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‘Will You Accept this Prose?’ Go on a blind date with a book this Valentine’s Day

The "Blind Date With a Book" display greets customers at the door at Harvard Square's Harvard Book Store.
The "Blind Date With a Book" display greets customers at the door at Harvard Square's Harvard Book Store.(Harvard Book Store)

Why stress out by going on a date with someone you met on Tinder this Valentine’s Day when you could stay home and snuggle up with a book you know nothing about instead?

That’s the aim of “Blind Date With a Book,” a national trend where independent bookstores and libraries wrap up a selection of books with paper so readers can’t see the cover, and then challenge them to take a chance by picking one at random.

To entice readers to make a selection, booksellers write vague descriptions on the wrapping paper, only giving hints at what lies beneath the covers.

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At Brookline Booksmith, where “Blind Date With a Book” has become an annual staple, readers can peruse a display of wrapped, used books downstairs that have ambiguous descriptions like, “Who knew there were carnivorous giraffes beneath the smoggy streets of London?” or “A very ‘Mamma Mia!’ romance.”

Amy Brabenec, the children’s book buyer at Brookline Booksmith, said there’s a similar display in the young adult section.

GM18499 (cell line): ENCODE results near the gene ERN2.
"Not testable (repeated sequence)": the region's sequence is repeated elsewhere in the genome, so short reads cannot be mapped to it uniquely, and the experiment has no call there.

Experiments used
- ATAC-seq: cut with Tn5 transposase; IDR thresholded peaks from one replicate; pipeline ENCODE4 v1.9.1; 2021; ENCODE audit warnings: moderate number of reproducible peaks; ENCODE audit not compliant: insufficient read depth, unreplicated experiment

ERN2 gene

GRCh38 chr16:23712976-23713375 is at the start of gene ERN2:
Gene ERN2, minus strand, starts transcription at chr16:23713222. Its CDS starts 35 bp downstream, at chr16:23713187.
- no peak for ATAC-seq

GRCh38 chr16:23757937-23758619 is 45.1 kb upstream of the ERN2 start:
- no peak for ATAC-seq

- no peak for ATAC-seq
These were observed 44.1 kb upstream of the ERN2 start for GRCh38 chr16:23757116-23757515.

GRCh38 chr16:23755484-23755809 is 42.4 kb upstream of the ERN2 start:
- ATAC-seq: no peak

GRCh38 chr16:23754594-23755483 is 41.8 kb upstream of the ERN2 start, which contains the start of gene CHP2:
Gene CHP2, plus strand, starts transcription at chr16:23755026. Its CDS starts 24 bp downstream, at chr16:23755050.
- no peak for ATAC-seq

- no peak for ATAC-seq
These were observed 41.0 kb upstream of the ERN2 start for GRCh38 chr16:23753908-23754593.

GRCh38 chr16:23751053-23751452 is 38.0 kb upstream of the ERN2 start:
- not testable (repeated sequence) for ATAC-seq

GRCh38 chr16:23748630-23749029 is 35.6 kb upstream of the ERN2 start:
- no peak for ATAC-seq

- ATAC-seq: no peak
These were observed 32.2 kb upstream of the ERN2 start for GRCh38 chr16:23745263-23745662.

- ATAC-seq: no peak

She said “Blind Date With a Book” is a fun way to help readers try something new, especially when sifting through a bookstore full of titles gets overwhelming.

“The display always does really well for us,” she said. “It’s always heartening to see customers pull these books off of the shelves.”

At Harvard Book Store in Harvard Square, staff at the shop are asking customers: “Will you accept this Prose?”

“‘Blind Date with a Book’ is one of our most popular and beloved book displays of the year,” the company said in a statement. “But you won’t see any smartly-designed book covers arrayed here. You’ll be guided by our booksellers’ thoughtfully worded recommendations alone.”

Those recommendations include “‘Lord of the Flies,’ on a boat,” and “For all you lovers out there,” according to a picture of the hand-picked selection.

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Bookshops around Boston aren’t the only ones embracing the Valentine’s Day challenge.

School and town librarians also have been playing book-matchmaker, trying to set readers up with something sight unseen.

“Fall in love with reading this Valentines’ Day,” urged Lincoln Public Library officials on Twitter. “Go on a blind date with a wonderful, exciting book! Checkout out our display of ‘mysterious’ books.”

Brandeis University officials this month wrapped up some books in the school’s signature blue colors, and put them out for interested students looking to fall in love — with a novel.

“Want a date for Valentine’s Day? How about a book!,” the school wrote. “No need to judge by the cover — just by the description!”

Last year, the Framingham Public Library took a unique approach to the trend for Valentine’s Day: Instead of wrapped covers with blurbs written on them, staff put out books that were red, a gentle jab at customers who frequently come in and inquire about a book’s title with little-to-no information about it besides the color. The display, assembled on a book cart, unexpectedly went viral.

“We have some really creative staff members who thought it would be a fun way to showcase books that wouldn’t otherwise be found or discovered,” library officials said at the time.


Steve Annear can be reached at steve.annear@globe.com. Follow him on Twitter @steveannear.

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